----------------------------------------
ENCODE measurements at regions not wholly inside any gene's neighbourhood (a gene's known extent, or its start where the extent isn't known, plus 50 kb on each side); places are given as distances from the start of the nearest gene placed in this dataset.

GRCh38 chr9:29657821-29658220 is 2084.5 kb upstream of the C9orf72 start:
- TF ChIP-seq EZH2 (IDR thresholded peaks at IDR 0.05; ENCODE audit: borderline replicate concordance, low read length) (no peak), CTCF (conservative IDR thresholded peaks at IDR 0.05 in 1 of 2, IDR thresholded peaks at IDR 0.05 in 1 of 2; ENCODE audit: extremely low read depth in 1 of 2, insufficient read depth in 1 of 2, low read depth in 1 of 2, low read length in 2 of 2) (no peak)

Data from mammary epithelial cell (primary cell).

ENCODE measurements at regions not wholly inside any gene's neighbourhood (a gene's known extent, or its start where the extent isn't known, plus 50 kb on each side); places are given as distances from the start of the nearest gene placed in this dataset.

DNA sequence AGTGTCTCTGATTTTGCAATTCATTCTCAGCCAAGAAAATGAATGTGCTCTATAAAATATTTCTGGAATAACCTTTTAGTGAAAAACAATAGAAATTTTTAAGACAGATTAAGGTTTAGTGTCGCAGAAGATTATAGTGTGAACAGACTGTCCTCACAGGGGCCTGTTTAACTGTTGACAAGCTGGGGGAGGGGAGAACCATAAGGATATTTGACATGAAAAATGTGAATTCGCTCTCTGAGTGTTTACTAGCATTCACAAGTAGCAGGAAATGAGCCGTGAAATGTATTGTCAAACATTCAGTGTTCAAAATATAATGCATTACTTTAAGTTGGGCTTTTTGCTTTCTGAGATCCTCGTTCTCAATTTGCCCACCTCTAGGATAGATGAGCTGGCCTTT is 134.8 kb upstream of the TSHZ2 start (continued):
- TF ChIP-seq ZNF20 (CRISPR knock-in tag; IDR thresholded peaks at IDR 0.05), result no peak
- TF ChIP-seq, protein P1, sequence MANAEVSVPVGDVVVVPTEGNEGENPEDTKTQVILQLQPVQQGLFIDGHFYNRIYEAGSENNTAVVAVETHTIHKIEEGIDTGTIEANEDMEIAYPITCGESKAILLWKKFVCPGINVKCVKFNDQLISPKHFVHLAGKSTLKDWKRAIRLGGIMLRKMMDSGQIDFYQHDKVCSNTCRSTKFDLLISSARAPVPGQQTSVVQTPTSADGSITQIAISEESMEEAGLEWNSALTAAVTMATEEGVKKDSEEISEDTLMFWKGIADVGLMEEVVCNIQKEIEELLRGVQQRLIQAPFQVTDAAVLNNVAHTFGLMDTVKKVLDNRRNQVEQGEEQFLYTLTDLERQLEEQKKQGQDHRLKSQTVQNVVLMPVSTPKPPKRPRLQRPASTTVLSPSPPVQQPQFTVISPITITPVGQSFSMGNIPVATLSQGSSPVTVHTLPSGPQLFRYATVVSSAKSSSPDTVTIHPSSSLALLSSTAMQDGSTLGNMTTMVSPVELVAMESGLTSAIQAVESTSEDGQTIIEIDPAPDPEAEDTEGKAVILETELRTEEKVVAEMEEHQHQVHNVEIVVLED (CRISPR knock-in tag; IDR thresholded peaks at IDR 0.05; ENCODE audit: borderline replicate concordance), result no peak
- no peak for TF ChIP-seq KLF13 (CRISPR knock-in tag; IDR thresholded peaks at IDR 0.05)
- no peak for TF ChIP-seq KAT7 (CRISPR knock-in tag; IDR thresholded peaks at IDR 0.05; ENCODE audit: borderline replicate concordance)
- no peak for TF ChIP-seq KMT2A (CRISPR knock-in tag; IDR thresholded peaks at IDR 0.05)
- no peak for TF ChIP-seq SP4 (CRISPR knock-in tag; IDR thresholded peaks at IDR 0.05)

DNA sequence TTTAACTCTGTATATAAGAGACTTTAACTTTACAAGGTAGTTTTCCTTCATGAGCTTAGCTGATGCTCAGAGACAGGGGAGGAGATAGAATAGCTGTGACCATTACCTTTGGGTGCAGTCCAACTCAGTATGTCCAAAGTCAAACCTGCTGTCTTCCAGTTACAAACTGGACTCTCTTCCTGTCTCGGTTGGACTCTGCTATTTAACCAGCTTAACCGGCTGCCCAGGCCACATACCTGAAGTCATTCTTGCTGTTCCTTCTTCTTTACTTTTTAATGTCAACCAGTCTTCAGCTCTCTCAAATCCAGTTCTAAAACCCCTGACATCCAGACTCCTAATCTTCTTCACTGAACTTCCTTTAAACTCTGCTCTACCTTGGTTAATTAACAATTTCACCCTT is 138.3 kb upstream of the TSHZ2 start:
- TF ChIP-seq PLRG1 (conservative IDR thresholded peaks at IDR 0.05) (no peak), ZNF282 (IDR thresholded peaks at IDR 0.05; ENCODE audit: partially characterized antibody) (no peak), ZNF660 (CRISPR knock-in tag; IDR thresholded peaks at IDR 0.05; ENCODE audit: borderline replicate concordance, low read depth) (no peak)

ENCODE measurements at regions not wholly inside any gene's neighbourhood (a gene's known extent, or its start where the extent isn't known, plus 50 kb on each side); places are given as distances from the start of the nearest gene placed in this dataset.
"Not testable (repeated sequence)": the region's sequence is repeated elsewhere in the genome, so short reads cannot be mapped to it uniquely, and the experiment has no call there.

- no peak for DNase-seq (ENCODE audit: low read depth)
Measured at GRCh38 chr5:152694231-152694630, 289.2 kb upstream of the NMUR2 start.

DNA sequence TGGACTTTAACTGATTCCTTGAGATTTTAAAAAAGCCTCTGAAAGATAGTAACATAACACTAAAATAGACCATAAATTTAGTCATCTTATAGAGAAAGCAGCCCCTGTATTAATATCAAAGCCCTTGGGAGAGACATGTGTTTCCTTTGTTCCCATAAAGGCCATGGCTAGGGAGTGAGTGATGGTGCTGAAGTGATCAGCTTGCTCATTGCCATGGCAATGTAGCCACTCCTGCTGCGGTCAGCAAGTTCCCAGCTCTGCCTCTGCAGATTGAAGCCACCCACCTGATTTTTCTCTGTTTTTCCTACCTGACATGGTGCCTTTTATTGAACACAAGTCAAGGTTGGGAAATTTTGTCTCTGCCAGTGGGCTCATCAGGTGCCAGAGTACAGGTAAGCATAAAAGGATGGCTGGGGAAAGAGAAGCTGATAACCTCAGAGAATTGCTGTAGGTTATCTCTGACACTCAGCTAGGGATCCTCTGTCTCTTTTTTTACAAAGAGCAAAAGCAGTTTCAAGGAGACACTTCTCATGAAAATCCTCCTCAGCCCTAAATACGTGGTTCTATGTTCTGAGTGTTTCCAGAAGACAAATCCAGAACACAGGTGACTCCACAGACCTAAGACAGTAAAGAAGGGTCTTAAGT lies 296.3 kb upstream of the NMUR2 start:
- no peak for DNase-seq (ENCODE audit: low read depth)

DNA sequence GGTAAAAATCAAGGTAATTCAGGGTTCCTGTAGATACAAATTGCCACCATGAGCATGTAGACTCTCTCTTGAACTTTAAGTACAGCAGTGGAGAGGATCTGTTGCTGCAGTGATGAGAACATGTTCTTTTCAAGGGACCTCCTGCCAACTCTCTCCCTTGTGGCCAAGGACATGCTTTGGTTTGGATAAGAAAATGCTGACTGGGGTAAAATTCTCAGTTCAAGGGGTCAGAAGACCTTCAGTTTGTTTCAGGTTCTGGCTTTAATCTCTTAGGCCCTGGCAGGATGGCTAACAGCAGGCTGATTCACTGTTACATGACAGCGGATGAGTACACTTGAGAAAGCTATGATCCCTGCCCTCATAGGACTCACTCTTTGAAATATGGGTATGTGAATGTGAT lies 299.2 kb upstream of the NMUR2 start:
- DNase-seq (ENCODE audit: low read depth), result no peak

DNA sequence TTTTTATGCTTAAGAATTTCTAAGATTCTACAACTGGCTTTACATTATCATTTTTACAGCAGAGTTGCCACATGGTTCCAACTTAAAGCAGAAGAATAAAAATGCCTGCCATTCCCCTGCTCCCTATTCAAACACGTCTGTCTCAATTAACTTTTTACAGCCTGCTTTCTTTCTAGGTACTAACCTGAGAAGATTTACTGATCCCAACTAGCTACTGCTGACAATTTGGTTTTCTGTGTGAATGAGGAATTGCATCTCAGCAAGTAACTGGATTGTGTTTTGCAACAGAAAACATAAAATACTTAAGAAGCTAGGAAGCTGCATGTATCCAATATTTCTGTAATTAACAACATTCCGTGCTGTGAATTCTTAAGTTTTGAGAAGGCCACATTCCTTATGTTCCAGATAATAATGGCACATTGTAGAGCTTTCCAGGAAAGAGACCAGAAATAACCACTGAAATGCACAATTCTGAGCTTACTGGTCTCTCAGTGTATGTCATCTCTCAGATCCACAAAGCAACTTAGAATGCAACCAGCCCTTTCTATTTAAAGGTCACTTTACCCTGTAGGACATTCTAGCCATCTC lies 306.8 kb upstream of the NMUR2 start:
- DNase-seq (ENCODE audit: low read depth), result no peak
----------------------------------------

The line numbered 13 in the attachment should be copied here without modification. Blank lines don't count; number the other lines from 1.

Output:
DNA sequence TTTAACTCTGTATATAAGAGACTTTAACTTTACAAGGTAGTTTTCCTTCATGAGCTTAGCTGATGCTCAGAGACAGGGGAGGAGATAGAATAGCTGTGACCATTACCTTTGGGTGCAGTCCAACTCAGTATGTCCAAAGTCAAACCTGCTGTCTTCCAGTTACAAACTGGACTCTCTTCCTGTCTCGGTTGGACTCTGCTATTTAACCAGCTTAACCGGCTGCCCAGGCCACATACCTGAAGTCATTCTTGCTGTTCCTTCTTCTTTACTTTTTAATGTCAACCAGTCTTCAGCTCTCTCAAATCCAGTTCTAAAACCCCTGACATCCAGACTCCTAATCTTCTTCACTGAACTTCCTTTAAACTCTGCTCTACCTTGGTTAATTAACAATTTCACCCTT is 138.3 kb upstream of the TSHZ2 start: